ART REVIEW: A Bleep Nevertheless

 

By Betsy DiJulio

Make no mistake: Aggie Zed’s animal-based drawings and sculpture are not about animals.  That’s right.  Her menagerie of horses, donkeys, dogs, rabbits, and more are about people.  It’s the circus parade of the human condition, but not in any explicit, overwrought way.

Working in both 2-D—soft pastels and acrylic inks—and 3-D—ceramic and metal—Zed’s stream of consciousness approach to image- and object-making filters the external world through her highly idiosyncratic lens.  What results in the drawings is a layered, stacked, and compartmentalized—yet fluid—shape-shifting realm of perplexing and quite political narratives.  

Tables, benches, platforms, boxes, televisions, windows, walls, doorways, and rugs frame, highlight, and enclose anthropomorphized animals and human figures.  But, just as much as them, her protagonists are magnificent lines, translucent and opaque veils of tone, and drips of color.  

Though Zed asserts that “MSNBC is the background of my studio,” she doesn’t feel the need “to be in people’s faces about politics,” noting that “I draw well enough to be overt if I wanted to.”  Instead, she works with undercurrents and what she describes as “energy” that she draws out to “help her heal.”

And she does it with immediacy, usually a day, noting that “If the drawings don’t happen quickly, they die.”  In contrast, the sculptures or “scrap floats,” while still intuitive, are slow to emerge in part because of the technical challenges involved in “getting something to balance and stand.”  Pounded, punched, and soldered, the pseudo-electrical looking connections of levers, gears, traps, and snares are, on one level, a commentary on our “uses and misuses” of technology.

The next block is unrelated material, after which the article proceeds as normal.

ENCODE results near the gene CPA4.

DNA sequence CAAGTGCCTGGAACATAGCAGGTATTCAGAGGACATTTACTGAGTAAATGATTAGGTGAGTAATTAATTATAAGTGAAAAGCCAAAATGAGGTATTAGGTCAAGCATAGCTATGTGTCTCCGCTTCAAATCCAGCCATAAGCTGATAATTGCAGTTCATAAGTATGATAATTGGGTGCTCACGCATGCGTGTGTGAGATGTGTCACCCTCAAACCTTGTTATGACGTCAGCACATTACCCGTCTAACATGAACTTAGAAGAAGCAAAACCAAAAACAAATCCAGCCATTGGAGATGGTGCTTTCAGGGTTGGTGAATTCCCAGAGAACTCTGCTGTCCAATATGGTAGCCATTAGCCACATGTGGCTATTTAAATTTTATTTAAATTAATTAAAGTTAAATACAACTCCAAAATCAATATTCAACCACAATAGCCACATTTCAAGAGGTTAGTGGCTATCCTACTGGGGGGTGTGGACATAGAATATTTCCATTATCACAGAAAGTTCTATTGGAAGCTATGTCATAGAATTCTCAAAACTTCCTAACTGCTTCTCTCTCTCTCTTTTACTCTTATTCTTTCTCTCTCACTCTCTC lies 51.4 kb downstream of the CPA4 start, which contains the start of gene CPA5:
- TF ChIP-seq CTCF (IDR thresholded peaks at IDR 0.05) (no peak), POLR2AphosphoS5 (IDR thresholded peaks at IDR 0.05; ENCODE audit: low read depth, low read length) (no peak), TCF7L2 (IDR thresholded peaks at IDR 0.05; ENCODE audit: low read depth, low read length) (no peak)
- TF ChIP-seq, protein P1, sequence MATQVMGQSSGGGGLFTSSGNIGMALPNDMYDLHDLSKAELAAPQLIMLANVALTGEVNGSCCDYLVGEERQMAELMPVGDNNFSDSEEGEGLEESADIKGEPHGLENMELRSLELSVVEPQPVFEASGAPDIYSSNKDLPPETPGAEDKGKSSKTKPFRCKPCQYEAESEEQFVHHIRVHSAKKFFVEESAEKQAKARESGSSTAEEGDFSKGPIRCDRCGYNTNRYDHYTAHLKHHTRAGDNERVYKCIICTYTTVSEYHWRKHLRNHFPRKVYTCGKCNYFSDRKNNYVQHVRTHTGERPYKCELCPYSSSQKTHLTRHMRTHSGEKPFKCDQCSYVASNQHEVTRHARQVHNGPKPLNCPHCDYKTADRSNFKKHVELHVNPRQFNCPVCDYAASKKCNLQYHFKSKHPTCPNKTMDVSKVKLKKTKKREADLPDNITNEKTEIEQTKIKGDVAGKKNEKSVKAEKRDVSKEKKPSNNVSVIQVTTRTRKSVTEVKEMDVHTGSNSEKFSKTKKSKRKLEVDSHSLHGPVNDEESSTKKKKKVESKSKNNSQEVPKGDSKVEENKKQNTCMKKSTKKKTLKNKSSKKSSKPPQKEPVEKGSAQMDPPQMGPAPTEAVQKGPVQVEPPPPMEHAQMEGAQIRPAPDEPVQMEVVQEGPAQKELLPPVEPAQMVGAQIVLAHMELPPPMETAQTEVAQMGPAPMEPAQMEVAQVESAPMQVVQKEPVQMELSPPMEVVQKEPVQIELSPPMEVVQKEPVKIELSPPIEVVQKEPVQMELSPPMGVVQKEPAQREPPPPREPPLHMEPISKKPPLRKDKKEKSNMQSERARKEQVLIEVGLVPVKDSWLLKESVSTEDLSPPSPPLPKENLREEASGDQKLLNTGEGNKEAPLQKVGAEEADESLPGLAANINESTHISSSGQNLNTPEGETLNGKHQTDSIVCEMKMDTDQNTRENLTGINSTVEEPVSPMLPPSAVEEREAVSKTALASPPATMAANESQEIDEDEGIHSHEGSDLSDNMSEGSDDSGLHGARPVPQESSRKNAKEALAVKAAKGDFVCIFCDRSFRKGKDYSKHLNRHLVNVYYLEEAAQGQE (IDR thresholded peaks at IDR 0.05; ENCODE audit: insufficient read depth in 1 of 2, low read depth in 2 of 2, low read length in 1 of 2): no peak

Be seduced by the colors of the drawings, the complexity of the scrap floats, and by the animals in both, but don’t assume the work is “cute, darling, or dear.  Even whimsical misses the point.”  This work is “deadly dark.”

In compatible contrast to Zed’s loose line, ambiguous spaces, and complex thickets of metal and ceramic, Wade Mickley’s highly recognizable, highly formal work possesses a kind of visual clarity.  Admitting to loving “kids’ stuff,” Mickley’s conscious influences are alternative comics and children’s literature, especially Maurice Sendak’s Where the Wild Things Are, along with folk and outsider art.

That is not to say, however, that there is anything childish or simple—and definitely not simplistic—about Mickley’s colorful world of whacky abstract figures composed of both found and purchased objects.  Though his figures, with their wide mouths and often hyper-symmetrical balance, may not walk on Zed’s dark side, they are not little rays of sunshine.  Clouds, teardrops and other frequently used motifs are clues to the “personal angst” that Mickley says drives the creation of these assemblages.  That and a need to create, to let ideas evolve, and to “dance around” objects for a while.  

The term “maker” is on the verge of becoming cliché—not unlike “curate” (as in curated meals, closets, and more); but people have always had a need to make thing with their hands.  And for many artists, the process trumps the product.  Mickley—who jokingly asks, “Why do I do this to myself?”—relishes the learning involved in each piece.  “I enjoy figuring things out,” he says.  “I have this and I have this.  How do I put these things together?,” e.g. rusted metal and “busted” plastic or one of his favorites: vinyl records.  

Though his mad-cap world is brightly colored and playful, especially in its rhythms, Mickley’s work is societal.  Sometimes he starts with detritus, noting that the objects “have a story to tell.”  And sometimes he starts with an idea, especially one shaped by language.  Words and phrases that he hears people say mash up with song lyrics in an app that he keeps on his phone.  

With all of that floating in his mind, after a walk in the woods—or some kayaking or paddle boarding—which Mickley finds clears his head, this self-described introvert goes home and makes things.  

For her part, Zed finds walking “magical.”  Maybe we should all be walking, whether on the dark or the wild side.

 

WANT TO SEE?

Aggie Zed:  Beep Tech 

Wade Mickley: Nevertheless 

Through September 9

Rawls Museum Arts

22376 Linden Street, Courtland

757.853.0754, rawlsmuseumarts.com